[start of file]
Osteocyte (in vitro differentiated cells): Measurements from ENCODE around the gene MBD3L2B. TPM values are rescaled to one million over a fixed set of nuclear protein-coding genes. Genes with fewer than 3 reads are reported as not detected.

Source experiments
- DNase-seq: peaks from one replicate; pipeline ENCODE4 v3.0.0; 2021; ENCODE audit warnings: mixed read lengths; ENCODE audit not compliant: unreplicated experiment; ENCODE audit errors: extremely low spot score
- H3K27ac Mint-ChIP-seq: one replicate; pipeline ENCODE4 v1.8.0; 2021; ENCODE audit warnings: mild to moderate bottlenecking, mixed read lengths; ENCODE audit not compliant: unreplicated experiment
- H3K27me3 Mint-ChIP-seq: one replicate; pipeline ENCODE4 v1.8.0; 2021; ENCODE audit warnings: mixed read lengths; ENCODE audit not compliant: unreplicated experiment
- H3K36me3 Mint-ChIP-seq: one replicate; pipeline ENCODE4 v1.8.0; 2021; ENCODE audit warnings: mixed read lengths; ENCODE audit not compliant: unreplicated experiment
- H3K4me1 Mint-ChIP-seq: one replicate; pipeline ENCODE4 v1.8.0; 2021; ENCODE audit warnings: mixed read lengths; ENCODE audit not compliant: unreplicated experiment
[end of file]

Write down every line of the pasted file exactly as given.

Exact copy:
Osteocyte (in vitro differentiated cells): Measurements from ENCODE around the gene MBD3L2B. TPM values are rescaled to one million over a fixed set of nuclear protein-coding genes. Genes with fewer than 3 reads are reported as not detected.

Source experiments
- DNase-seq: peaks from one replicate; pipeline ENCODE4 v3.0.0; 2021; ENCODE audit warnings: mixed read lengths; ENCODE audit not compliant: unreplicated experiment; ENCODE audit errors: extremely low spot score
- H3K27ac Mint-ChIP-seq: one replicate; pipeline ENCODE4 v1.8.0; 2021; ENCODE audit warnings: mild to moderate bottlenecking, mixed read lengths; ENCODE audit not compliant: unreplicated experiment
- H3K27me3 Mint-ChIP-seq: one replicate; pipeline ENCODE4 v1.8.0; 2021; ENCODE audit warnings: mixed read lengths; ENCODE audit not compliant: unreplicated experiment
- H3K36me3 Mint-ChIP-seq: one replicate; pipeline ENCODE4 v1.8.0; 2021; ENCODE audit warnings: mixed read lengths; ENCODE audit not compliant: unreplicated experiment
- H3K4me1 Mint-ChIP-seq: one replicate; pipeline ENCODE4 v1.8.0; 2021; ENCODE audit warnings: mixed read lengths; ENCODE audit not compliant: unreplicated experiment